Nuclear fusion offers the potential for being a near limitless energy source by fusing together deuterium and tritium nuclei to form helium inside a plasma burning at 100 million K. However, scientific and engineering challenges remain. This paper describes how such a plasma can be confined on Earth, and discusses the similarities and differences with fusion in stars. It focuses on the magnetic confinement technique and, in particular, the method used in a tokamak. The confinement achieved in the equilibrium state is reviewed and it is shown how the confinement can be too good, leading to explosive instabilities at the plasma edge called edge localised modes (ELMs). It is shown how the impact of ELMs can be minimised by the application of magnetic perturbations and discusses the physics behind the penetration of these perturbations into what is ideally a perfect conducting plasma.
On the power and size of tokamak fusion pilot plants and reactors
A.E. Costley, J. Hugill and P.F. Buxton
Published 28 January 2015
It is generally accepted that the route to fusion power involves large devices of ITER scale or larger. However, we show,contrary to expectations, that for steady state tokamaks operating at fixed fractions of the density and beta limits, the fusion gain, Qfus, depends mainly on the absolute level of the fusion power and the energy confinement, and only weakly on the device size. Our investigations are carried out using a system code and also by analytical means. Further, we show that for the two qualitatively different global scalings that have been developed to fit the data contained in the ITER ELMy H-mode database, i.e. the normally used beta-dependent IPB98y2 scaling and the alternative beta-independent scalings, the power needed for high fusion performance differs substantially, typically by factors of three to four. Taken together, these two findings imply that lower power, smaller, and hence potentially lower cost, pilot plants and reactors than currently envisaged may be possible. The main parameters of a candidate low power (∼180 MW), high Qfus (∼5), relatively small (∼1.35m major radius) device are given.
Energetic particle physics in fusion research in preparation for burning plasma experiments
N.N. Gorelenkov, S.D. Pinches and K. Toi
Published 26 November 2014
The area of energetic particle (EP) physics in fusion research has been actively and extensively researched in recent decades. The progress achieved in advancing and understanding EP physics has been substantial since the last comprehensive review on this topic by Heidbrink and Sadler (1994 Nucl. Fusion 34 535). That review coincided with the start of deuterium–tritium (DT) experiments on the Tokamak Fusion Test Reactor (TFTR) and full scale fusion alphas physics studies. Fusion research in recent years has been influenced by EP physics in many ways including the limitations imposed by the ‘sea’ of Alfv´en eigenmodes (AEs), in particular by the toroidicity-induced AE (TAE) modes and reversed shear AEs (RSAEs). In the present paper we attempt a broad review of the progress that has been made in EP physics in tokamaks and spherical tori since the first DT experiments on TFTR and JET (Joint European Torus), including stellarator/helical devices. Introductory discussions on the basic ingredients of EP physics, i.e., particle orbits in STs, fundamental diagnostic techniques of EPs and instabilities, wave particle resonances and others, are given to help understanding of the advanced topics of EP physics. At the end we cover important and interesting physics issues related to the burning plasma experiments such as ITER (International Thermonuclear Experimental Reactor).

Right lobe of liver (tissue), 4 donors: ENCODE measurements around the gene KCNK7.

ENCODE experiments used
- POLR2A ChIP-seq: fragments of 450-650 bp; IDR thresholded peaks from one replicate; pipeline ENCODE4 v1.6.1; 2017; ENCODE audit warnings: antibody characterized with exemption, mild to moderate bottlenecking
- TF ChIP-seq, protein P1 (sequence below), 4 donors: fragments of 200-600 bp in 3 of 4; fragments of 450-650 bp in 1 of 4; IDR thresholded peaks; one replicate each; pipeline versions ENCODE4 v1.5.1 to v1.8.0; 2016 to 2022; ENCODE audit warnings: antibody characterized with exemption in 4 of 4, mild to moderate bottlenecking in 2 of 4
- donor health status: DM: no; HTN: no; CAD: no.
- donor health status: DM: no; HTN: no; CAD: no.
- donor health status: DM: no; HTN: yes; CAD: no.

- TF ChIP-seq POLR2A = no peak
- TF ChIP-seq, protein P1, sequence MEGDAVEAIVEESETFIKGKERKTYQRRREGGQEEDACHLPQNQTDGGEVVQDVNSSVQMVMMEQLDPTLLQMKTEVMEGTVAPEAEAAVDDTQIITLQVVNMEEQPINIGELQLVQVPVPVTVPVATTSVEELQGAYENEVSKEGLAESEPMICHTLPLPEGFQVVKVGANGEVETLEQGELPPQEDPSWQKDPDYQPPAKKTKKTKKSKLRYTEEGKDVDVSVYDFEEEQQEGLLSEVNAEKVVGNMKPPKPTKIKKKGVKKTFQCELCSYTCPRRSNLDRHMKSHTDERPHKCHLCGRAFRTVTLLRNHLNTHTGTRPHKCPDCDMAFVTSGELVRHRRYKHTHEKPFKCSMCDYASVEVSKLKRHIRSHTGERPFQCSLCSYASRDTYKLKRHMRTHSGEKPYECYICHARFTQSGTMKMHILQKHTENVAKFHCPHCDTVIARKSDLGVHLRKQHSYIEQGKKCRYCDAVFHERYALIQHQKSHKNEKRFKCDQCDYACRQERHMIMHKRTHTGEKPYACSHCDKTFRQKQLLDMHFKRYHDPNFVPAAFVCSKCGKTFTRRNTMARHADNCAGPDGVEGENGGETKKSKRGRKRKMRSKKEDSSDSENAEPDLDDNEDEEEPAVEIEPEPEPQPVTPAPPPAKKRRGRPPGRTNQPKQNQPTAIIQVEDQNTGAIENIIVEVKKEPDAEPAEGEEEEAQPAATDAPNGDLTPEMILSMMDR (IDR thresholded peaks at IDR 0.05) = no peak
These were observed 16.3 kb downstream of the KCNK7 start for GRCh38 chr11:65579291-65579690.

Dynamics of L–H transition and I-phase in EAST
G.S. Xu, H.Q. Wang, M. Xu, B.N. Wan, H.Y. Guo, P.H. Diamond, G.R. Tynan, R. Chen, N. Yan, D.F. Kong, H.L. Zhao, A.D. Liu, T. Lan, V. Naulin, A.H. Nielsen, J. Juul Rasmussen, K. Miki, P. Manz, W. Zhang, L. Wang, L.M. Shao, S.C. Liu, L. Chen, S.Y. Ding, N. Zhao, Y.L. Li, Y.L. Liu, G.H. Hu, X.Q. Wu and X.Z. Gong
Published 16 September 2014
The turbulence and flows at the plasma edge during the L–I–H, L–I–L and single-step L–H transitions have been measured directly using two reciprocating Langmuir probe systems at the outer midplane with several newly designed probe arrays in the EAST superconducting tokamak. The E × B velocity, turbulence level and turbulent Reynolds stress at ∼1 cm inside the separatrix ramp-up in the last ∼20 ms preceding the single-step L–H transition, but remain nearly constant near the separatrix, indicating an increase in the radial gradients at the plasma edge. The kinetic energy transfer rate from the edge turbulence to the E × B flows is significantly enhanced only in the last ∼10 ms and peaks just prior to the L–H transition. The E × B velocity measured inside the separatrix, which is typically in the electron diamagnetic drift direction in the L-mode, decays towards the ion diamagnetic drift direction in response to fluctuation suppression at the onset of the single-step L–H, L–I–L as well as L–I–H transitions. One important distinction between the L–I–H and the L–I–L transitions has been observed, with respect to the evolution of the edge pressure gradient and mean E×B flow during the I-phase. Both of them ramp up gradually during the L–I–H transition, but change little during the L–I–L transition, which may indicate that a gradual buildup of the edge pedestal and mean E×B flow during the I-phase leads to the final transition into the H-mode. In addition, the transition data in EAST strongly suggest that the divertor pumping capability is an important ingredient in determining the transition behaviour and power threshold.